John Whiting, the Price Waterhouse partner who is chairman of the institute's technical committee, adds: "We believe a formal rulings system is part of a modern tax system; together with such statutory clearances as there are and the current informal guidance the revenue will give in some areas, there will be proper mechanisms for the taxpayer to comply with self-assessment and other responsibilities."

Though he goes on to say that he looks for a speedy announcement of the intention to introduce a rulings system, he cannot be expecting things to happen so soon. The paper is, as he stresses, "the start of the debate on this issue".

Certainly, Mr Oakes is expecting to have to do more work following the deadline for responses at the end of this month before the matter is completely dealt with.

Independent Partners; request a free guide on NISAs from Hargreaves Lansdown

Voices
A Russian hunter at the Medved bear-hunting lodge in Siberia
Save the tigerWildlife charities turn to those who kill animals to help save them
News
Davis says: 'My career has been about filling a niche - there were fewer short actors and fewer roles – but now I'm being offered all kinds of things'
PeopleWarwick Davis on Ricky Gervais, Harry Potter and his perfect role
News
i100
Sport
Frank Lampard will pass Billy Wright and equal Bobby Charton’s caps tally of 106 caps against
sportFormer Chelsea midfielder in Etihad stopgap before New York contract
PROMOTED VIDEO
Arts and Entertainment
The first film introduced Daniel Radcliffe to our screens, pictured here as he prepares to board the train to Hogwarts for the first time.
booksHow reading Harry Potter helps children grow up to be gay-friendly
Arts and Entertainment
A scene from Aladdin is performed at the Tony Awards in New York in June
theatreBrit producer Lythgoe makes kids' musical comedy a Los Angeles hit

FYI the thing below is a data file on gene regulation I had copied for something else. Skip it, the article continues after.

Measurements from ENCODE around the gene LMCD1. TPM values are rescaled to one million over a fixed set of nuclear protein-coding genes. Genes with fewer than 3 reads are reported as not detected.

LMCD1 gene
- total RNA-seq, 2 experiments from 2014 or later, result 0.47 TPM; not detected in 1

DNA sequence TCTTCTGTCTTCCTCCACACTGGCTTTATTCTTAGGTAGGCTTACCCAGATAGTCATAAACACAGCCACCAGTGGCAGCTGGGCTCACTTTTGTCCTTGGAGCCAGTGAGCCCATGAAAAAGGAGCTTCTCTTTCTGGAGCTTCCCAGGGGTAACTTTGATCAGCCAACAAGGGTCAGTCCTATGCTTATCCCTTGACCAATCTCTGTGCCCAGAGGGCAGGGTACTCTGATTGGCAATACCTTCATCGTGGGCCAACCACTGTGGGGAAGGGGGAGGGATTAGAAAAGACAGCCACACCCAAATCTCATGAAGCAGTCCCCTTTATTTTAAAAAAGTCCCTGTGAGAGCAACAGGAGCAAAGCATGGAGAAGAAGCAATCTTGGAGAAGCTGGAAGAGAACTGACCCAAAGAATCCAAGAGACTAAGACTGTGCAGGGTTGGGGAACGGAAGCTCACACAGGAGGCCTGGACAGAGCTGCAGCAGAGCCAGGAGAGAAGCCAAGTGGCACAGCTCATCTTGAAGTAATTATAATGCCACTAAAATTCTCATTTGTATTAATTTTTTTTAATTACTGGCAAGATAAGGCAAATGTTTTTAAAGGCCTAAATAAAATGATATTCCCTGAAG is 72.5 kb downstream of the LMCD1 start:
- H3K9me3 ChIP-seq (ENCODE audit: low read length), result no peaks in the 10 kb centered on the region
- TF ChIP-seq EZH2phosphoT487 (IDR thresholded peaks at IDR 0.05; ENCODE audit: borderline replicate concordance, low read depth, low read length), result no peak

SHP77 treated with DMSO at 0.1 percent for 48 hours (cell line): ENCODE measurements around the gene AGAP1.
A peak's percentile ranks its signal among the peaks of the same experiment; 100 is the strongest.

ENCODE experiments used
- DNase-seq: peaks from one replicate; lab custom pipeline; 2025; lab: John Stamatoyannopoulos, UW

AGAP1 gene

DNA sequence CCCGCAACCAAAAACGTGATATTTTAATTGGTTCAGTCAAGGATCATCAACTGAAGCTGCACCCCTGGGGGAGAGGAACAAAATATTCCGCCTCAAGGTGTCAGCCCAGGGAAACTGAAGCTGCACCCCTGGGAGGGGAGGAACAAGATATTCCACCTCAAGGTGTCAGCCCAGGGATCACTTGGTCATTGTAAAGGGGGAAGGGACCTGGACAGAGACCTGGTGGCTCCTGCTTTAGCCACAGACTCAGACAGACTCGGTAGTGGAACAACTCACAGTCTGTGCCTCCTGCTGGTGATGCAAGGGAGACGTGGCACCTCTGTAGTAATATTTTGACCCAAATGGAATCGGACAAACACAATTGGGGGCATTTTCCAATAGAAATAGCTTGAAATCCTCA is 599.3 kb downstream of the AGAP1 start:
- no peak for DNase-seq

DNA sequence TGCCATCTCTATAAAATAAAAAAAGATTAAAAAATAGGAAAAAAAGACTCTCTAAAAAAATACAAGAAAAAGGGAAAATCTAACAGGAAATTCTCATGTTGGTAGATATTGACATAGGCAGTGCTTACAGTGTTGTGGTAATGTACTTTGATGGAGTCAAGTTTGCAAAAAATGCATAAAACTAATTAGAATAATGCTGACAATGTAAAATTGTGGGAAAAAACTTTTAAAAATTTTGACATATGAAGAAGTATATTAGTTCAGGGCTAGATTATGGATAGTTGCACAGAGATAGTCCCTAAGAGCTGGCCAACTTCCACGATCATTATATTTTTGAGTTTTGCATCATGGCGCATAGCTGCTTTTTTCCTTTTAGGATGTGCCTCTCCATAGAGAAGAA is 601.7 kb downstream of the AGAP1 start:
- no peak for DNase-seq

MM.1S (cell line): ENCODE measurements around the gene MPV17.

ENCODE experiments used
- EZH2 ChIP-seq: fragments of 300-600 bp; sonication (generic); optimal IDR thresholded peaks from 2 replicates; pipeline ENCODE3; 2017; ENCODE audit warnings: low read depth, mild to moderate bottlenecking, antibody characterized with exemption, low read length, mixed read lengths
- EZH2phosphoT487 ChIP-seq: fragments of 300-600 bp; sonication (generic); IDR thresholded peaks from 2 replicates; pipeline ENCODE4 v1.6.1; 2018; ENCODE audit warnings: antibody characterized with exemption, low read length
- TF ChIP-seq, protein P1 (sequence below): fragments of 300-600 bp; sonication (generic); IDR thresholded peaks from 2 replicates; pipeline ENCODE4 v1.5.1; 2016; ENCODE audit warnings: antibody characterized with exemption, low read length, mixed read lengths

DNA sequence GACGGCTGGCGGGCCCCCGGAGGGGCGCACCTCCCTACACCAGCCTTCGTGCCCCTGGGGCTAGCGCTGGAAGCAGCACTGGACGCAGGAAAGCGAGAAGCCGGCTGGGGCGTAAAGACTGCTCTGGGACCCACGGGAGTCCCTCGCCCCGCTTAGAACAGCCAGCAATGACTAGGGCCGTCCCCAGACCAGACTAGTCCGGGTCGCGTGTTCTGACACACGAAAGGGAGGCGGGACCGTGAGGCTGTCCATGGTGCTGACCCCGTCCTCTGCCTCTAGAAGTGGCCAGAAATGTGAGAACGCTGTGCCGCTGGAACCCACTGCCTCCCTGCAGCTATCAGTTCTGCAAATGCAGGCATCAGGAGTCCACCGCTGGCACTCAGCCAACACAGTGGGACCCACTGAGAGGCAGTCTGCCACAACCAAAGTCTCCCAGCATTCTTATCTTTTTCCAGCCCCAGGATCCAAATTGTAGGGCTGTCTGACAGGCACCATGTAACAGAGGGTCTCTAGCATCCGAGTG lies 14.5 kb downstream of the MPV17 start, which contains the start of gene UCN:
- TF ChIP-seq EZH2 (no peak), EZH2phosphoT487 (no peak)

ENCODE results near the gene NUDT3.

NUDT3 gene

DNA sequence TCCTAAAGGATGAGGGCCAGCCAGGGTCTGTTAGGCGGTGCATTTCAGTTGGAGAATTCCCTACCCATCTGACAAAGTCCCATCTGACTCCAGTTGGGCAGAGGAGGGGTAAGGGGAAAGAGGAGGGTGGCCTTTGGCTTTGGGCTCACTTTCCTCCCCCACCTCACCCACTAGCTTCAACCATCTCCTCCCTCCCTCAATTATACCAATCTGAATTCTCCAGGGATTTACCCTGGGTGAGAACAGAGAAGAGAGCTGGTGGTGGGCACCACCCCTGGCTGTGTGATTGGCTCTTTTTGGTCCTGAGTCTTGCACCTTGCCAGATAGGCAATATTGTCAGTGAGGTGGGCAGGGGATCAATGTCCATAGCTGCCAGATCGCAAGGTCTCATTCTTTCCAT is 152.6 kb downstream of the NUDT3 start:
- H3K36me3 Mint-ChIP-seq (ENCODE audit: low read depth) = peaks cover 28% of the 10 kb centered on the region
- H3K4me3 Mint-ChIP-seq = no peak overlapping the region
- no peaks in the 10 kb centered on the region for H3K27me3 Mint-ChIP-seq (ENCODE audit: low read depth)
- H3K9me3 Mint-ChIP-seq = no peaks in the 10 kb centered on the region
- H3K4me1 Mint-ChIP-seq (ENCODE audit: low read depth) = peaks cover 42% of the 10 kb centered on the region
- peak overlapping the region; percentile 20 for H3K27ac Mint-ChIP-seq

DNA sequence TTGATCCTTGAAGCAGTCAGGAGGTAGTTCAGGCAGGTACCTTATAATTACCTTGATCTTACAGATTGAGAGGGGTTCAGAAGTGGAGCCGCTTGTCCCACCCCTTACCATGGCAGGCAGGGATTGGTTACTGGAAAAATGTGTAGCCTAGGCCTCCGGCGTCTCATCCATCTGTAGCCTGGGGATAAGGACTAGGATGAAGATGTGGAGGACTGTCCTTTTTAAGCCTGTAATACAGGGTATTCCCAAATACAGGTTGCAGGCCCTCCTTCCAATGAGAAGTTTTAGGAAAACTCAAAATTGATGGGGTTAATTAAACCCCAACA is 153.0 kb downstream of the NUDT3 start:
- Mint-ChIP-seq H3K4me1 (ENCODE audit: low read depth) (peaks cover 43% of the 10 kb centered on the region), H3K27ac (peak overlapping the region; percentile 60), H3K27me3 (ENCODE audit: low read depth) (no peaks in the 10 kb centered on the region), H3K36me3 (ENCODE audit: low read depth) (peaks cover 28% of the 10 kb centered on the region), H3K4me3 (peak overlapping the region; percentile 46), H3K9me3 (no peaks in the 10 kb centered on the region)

Sport
Usain Bolt of Jamaica smiles and shakes hands with a competitor after Jamaica won their first heat in the men's 4x100m relay
sport
News
Chancellor George Osborne, along with the Prime Minister, have been 'complacently claiming the economy is now fixed', according to shadow Chancellor Ed Balls
i100... which is awkward, because he is their boss, after all
Finacial products from our partners
Property search
Latest stories from i100
Have you tried new the Independent Digital Edition apps?
Independent Dating
and  

By clicking 'Search' you
are agreeing to our
Terms of Use.

ES Rentals

    iJobs Job Widget
    iJobs Money & Business

    Financial Analyst - Forecasting - Yorkshire

    £300 - £350 per day: Orgtel: Financial Analyst, Forecasting, Halifax, Banking,...

    Business Architect - Bristol - £500 per day

    £500 per day: Orgtel: Business Architect - Banking - Bristol - £500 per day A...

    Regulatory Reporting-MI-Bank-Cardiff-£300/day

    £200 - £500 per day + competitive: Orgtel: I am currently working on a large p...

    Trainee Recruitment Consultant - Birmingham - Real Staffing

    £18000 - £23000 per annum + Commission: SThree: Real Staffing are currently lo...

    Day In a Page

    Save the Tiger: Meet the hunters tasked with protecting Russia's rare Amur tiger

    Hunters protect Russia's rare Amur tiger